OFWs in Hong Kong Observe Personal Curfew for Safety Amid Protests

Overseas Filipino Workers (OFWs) in Hong Kong have adopted a self-imposed curfew amid frequent anti-government demonstrations held in key locations in the city. This is in response to the unending demonstrations help by residents in public in defiance of the government since it floated the extradition bill sometime in June of this year.

The Philippine Overseas Labor Office (POLO) and Labor and Employment Secretary Silvestre H. Bello revealed on August 13 that many OFWs in Hong Kong, particularly household service workers (HSW), have complied with the recommendation of Filipino officials there to avoid going to public places for now.

OFWs in Hong Kong Observe Personal Curfew for Safety amid Protests
Credits: Wikimedia Commons

Pinoys in HK Adhere to Personal Curfew to Remain Safe Amid Protests

In an interview, Labor Secretary Bello said, “Since the riots usually occur in the evening, they (HSWs) are advised to stay at home by the time of the end of their working hours,” as shared in a report by Business Mirror.

He added that most of the domestic workers have curfew during their day off.

Furthermore, the labor chief noted that those who opt not to follow the advice will solely be responsible for their well-being if they get hurt during demonstrations.

“They will not be able to blame their employers and our POLO officer,” Bello explained.

As another layer of a protective measure, Bello also reported that the POLO in Hong Kong has advised foreign recruitment agencies (FRA) during a meeting on Aug. 8 to “pick up the worker upon arrival at the airport, whether old- or first-timer.”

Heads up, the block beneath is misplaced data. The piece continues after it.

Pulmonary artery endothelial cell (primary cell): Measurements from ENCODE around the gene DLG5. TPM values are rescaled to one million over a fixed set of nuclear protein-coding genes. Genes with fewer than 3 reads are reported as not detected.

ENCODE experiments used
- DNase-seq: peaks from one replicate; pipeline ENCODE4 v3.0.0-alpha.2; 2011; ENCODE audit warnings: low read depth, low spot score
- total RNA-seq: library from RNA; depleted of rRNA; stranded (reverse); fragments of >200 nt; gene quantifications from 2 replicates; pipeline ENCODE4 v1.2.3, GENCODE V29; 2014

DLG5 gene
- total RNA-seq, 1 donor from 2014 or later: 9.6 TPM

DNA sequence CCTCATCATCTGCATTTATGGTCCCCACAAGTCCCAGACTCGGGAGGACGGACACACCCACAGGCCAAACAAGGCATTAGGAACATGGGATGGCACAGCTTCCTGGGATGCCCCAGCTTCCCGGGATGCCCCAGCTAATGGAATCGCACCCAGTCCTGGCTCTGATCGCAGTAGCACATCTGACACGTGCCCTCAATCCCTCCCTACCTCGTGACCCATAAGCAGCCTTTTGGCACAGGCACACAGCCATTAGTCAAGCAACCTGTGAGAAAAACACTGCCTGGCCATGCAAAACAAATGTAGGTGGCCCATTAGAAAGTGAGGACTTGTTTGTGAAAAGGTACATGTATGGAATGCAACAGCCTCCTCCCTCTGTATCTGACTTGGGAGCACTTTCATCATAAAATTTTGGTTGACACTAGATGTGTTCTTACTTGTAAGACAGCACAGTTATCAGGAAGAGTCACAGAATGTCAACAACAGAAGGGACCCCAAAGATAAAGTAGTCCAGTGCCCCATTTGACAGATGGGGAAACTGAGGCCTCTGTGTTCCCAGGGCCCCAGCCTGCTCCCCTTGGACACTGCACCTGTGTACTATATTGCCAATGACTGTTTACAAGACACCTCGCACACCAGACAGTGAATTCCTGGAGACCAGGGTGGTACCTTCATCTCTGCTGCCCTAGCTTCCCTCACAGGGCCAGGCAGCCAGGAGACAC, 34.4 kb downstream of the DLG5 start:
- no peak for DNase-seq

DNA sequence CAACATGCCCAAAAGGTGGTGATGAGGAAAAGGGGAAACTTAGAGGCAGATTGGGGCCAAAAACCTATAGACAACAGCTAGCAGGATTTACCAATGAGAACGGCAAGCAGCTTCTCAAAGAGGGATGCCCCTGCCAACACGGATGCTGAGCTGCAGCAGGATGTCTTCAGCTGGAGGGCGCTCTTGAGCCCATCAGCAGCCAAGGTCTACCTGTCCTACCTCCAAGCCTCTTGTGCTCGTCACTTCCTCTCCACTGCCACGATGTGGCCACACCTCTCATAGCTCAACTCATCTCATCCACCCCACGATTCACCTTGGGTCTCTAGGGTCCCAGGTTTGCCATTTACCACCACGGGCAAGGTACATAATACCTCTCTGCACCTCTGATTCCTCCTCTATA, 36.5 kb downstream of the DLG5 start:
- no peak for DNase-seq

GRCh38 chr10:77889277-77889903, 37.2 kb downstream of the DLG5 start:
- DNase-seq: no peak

In line with this, FRAs were also required to regularly update the POLO regarding the status of their OFWs.

Bello added that Philippine recruitment agencies (PRA) must provide local SIM cards to their OFWs.

And finally, employers of OFWs in Hong Kong were reminded not to bring their employees, if they will be attending anti-government protests.

At present, Bello, who also heads the governing board of the Philippine Overseas Employment Administration (POEA), noted that they have yet to issue a deployment ban for Hong Kong as they wait for the necessary recommendation of the Department of Foreign Affairs (DFA) regarding this matter.

The labor chief maintained that if it can be established by the DFA that the protest actions are going out of control and that the local police could no longer control the activities – that will be the time when the POEA will prevent workers from going there in order to prevent putting them in a compromising situation.

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